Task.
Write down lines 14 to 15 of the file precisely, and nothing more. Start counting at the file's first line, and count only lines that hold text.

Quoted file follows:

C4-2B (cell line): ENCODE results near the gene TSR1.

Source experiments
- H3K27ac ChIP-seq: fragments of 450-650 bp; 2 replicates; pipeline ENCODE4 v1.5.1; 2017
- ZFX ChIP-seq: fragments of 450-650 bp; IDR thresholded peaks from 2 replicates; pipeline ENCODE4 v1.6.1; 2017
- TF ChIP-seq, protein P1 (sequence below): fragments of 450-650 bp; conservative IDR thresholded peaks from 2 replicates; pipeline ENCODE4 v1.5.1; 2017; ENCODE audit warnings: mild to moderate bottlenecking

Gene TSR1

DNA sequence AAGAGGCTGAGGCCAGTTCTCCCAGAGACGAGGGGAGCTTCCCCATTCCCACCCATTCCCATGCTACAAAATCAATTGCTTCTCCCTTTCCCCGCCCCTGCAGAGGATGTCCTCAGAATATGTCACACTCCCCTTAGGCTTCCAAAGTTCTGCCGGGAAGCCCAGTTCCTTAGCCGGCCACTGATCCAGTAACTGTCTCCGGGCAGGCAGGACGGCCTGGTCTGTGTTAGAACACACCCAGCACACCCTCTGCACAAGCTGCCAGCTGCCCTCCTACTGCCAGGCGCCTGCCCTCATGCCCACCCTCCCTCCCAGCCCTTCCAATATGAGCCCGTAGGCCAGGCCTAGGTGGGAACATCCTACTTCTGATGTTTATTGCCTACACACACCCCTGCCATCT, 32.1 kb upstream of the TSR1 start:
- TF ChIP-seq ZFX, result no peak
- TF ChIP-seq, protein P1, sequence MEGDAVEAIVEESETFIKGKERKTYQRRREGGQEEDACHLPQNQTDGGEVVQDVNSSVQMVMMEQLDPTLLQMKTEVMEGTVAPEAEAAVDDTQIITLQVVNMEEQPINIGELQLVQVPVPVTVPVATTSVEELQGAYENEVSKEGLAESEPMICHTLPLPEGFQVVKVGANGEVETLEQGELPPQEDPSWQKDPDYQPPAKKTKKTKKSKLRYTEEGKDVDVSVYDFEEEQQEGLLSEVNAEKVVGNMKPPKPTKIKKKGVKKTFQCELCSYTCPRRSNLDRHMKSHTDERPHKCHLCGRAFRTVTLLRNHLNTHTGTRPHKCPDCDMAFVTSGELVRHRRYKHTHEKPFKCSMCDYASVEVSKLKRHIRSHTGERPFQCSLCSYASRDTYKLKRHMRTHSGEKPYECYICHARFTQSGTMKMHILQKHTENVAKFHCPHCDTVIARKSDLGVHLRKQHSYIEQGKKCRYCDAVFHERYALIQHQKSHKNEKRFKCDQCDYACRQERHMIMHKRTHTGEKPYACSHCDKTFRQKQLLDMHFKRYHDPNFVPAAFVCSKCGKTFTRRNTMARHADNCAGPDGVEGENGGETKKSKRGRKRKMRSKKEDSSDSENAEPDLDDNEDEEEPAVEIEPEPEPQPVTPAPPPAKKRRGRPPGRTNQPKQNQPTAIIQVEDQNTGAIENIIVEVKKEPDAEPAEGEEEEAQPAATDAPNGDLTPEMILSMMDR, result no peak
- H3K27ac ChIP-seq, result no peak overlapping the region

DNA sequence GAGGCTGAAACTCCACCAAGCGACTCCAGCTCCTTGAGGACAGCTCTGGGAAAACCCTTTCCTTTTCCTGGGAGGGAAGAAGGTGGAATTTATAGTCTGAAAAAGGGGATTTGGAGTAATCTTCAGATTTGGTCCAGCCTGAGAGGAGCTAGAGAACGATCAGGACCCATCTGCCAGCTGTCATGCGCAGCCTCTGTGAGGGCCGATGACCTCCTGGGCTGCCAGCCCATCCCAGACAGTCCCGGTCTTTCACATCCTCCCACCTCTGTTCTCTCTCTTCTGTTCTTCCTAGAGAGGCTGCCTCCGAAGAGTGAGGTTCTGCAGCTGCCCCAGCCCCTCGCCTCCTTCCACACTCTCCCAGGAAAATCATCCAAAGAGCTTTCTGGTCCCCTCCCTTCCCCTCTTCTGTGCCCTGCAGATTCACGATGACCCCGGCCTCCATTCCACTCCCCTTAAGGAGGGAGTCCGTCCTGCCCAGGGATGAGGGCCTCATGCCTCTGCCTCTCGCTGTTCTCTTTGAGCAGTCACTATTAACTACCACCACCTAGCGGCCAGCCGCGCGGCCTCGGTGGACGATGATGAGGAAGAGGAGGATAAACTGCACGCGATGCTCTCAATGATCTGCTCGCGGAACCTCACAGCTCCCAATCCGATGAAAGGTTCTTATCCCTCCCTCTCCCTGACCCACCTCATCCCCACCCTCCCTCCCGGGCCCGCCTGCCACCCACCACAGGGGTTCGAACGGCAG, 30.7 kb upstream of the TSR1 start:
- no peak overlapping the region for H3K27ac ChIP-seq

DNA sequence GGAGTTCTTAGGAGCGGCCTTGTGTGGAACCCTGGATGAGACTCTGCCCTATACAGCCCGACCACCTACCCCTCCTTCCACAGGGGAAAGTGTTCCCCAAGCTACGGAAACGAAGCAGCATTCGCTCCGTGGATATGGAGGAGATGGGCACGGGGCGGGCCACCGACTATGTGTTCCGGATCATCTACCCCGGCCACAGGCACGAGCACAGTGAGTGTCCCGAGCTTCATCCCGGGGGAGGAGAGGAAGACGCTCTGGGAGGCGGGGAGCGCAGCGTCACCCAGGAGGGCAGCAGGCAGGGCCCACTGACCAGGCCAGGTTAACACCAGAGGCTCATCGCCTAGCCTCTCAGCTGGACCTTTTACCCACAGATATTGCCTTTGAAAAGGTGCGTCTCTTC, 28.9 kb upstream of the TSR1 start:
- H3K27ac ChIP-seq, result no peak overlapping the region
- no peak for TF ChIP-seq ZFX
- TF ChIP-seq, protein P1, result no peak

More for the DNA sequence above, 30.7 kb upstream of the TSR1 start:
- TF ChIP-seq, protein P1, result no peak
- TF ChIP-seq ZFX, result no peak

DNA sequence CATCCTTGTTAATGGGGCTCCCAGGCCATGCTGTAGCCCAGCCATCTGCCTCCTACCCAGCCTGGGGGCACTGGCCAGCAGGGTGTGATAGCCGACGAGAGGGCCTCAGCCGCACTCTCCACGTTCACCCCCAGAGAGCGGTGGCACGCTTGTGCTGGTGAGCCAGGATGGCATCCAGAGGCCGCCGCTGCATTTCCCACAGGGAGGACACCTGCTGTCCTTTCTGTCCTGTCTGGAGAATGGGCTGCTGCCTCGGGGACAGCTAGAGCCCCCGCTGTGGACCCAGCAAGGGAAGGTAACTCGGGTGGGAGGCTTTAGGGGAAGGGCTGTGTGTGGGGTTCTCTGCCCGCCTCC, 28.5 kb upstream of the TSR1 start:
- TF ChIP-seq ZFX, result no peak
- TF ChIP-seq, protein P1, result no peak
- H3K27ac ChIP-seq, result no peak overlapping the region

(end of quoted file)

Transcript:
- H3K27ac ChIP-seq, result no peak overlapping the region
- no peak for TF ChIP-seq ZFX